I do not mean that there isn't a "core" worth learning. But while a curricular framework provides standards for ensuring that students are given high-quality assignments, it can provide no guarantee that the work students produce is of high quality. That depends on their receiving exemplary assignments and assessments. When multiple-choice tests drive instruction, many students go from one teacher to the next without gaining the self-discipline required for working at a high standard. Many teachers then cite the self-fulfilling prophecy that kids cannot work to higher standards, and the vicious cycle continues.
Standards are revealed in the everyday behaviors and policies of a person or school. To have "high standards" in intellectual affairs is to live out one's virtues with consistency--particularly in the face of daily hassles or bureaucratic constraints. I am interested not in whether students can cram for a high-pressure test but in what they are wont to do when the local and state authorities aren't watching.
The good school is a community on a quest for excellence; it seeks out and encourages its laggards. We would therefore expect to find "quality" in institutions by the coherence of the institution's overall performance--the habits and behaviors regularly revealed by all its members. A school with high standards, then, is recognizable not simply by the work of its best students and teachers but by the small gap between the work of its best and the work of its worst. Where is an accountability program that honors this basic truth about institutional quality?
We regularly confuse the difference between "standardized" tests and tests checking whether students' work is "up to standard"; we confuse "standards" with "standardized measures." A "standardized" test provides a uniform set of procedures and questions for purposes of making "valid" comparisons. It is a different matter--a matter of intellectual values--to ask: "What are 'standards of intellectual conduct' and do students display them in whatever work they do? What 'measures' will do most justice to our 'standards'?"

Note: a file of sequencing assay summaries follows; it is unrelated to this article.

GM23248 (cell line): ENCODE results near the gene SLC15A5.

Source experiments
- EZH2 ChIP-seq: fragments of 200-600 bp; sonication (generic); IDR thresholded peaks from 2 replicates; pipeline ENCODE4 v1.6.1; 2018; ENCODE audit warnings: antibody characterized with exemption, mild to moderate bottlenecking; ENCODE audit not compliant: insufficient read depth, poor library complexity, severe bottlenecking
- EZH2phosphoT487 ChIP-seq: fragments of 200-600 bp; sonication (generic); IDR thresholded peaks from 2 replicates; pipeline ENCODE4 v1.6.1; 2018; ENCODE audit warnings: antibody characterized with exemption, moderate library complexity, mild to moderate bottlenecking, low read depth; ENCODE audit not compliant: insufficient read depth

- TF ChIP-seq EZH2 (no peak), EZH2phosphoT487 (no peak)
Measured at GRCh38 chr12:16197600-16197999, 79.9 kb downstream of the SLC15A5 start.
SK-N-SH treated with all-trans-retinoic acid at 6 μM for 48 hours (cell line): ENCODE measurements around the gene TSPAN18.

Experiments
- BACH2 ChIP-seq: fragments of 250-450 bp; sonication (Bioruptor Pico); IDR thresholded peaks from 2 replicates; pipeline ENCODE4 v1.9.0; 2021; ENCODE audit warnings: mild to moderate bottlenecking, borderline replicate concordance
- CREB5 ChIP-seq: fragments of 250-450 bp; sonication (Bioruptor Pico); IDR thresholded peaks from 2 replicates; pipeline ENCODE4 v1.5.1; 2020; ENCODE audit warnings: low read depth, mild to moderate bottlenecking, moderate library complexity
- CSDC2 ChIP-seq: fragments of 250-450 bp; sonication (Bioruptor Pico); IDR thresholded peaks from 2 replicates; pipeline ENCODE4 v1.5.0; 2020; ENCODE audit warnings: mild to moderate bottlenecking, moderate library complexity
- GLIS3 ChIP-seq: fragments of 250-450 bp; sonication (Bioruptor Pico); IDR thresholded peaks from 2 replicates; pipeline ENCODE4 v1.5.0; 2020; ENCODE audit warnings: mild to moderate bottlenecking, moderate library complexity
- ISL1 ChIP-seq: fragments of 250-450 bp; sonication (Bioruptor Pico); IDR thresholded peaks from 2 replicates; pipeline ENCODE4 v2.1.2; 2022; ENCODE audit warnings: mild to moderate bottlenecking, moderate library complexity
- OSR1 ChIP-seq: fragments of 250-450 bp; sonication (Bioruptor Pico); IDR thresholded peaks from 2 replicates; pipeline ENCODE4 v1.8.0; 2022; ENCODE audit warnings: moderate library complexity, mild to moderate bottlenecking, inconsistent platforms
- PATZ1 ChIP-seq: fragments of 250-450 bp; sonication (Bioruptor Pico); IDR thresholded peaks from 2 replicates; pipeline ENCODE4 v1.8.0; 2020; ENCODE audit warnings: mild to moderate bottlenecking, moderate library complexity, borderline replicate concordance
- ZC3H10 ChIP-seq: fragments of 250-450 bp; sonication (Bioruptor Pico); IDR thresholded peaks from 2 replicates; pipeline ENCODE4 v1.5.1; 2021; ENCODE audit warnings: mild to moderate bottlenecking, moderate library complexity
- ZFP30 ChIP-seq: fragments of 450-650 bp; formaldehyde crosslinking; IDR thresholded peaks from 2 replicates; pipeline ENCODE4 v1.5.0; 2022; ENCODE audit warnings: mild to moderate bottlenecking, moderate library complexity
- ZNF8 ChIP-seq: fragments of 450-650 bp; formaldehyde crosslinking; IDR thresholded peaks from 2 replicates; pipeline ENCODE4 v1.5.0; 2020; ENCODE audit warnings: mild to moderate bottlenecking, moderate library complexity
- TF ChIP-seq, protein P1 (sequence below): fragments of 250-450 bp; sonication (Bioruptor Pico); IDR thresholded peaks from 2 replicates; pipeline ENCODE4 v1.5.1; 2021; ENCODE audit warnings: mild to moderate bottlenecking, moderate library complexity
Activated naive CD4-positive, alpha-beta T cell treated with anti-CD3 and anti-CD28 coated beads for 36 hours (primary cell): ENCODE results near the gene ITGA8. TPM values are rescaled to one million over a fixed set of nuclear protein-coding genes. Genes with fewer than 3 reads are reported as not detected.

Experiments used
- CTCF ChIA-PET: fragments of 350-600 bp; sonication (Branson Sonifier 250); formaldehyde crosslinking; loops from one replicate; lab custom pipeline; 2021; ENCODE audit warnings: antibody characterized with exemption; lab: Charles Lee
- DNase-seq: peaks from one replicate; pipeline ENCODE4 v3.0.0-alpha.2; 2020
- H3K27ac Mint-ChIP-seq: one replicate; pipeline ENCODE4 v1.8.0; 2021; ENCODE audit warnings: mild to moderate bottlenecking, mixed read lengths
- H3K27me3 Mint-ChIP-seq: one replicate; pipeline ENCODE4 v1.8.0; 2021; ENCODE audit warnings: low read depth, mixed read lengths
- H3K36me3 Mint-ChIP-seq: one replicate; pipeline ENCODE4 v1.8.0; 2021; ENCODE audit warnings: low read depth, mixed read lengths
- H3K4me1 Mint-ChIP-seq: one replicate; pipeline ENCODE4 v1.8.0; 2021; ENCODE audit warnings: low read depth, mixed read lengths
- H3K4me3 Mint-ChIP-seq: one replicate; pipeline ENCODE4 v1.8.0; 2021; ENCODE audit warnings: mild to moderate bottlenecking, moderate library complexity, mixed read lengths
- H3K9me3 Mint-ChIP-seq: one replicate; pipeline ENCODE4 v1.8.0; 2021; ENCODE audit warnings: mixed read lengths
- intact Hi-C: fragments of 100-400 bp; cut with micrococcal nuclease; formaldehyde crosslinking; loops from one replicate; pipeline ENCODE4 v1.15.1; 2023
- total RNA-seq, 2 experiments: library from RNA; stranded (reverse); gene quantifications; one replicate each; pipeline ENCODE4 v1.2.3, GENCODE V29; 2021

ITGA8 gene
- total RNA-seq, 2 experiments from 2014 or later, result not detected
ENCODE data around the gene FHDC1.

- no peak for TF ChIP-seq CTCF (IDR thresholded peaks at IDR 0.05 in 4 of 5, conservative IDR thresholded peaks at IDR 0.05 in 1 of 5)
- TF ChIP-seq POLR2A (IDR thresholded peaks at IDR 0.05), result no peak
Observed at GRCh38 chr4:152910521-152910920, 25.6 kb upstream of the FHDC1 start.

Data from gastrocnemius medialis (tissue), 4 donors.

Seeing if we are "up to standard" does not require measures that are rigidly "standardized." Psychometric considerations now so dominate test design that the demand for uniform "measures" has corrupted the "standards." By defining the standard in terms of a standardized measure, we have turned quality on its head.
This statement seems less polemical and more insightful when we recapture common sense. Recall how the best colleges, graduate and professional schools, and businesses determine whether student or employee work is up to standard. Students and employees are judged on their own idiosyncratic, contextualized performance. The process may be uniform, but the questions and possible answers are not standardized. In most other countries, in fact, the major student assessments require extensive, open-ended writing; the tasks are of high quality, and do not require and will not yield machine-readable answers.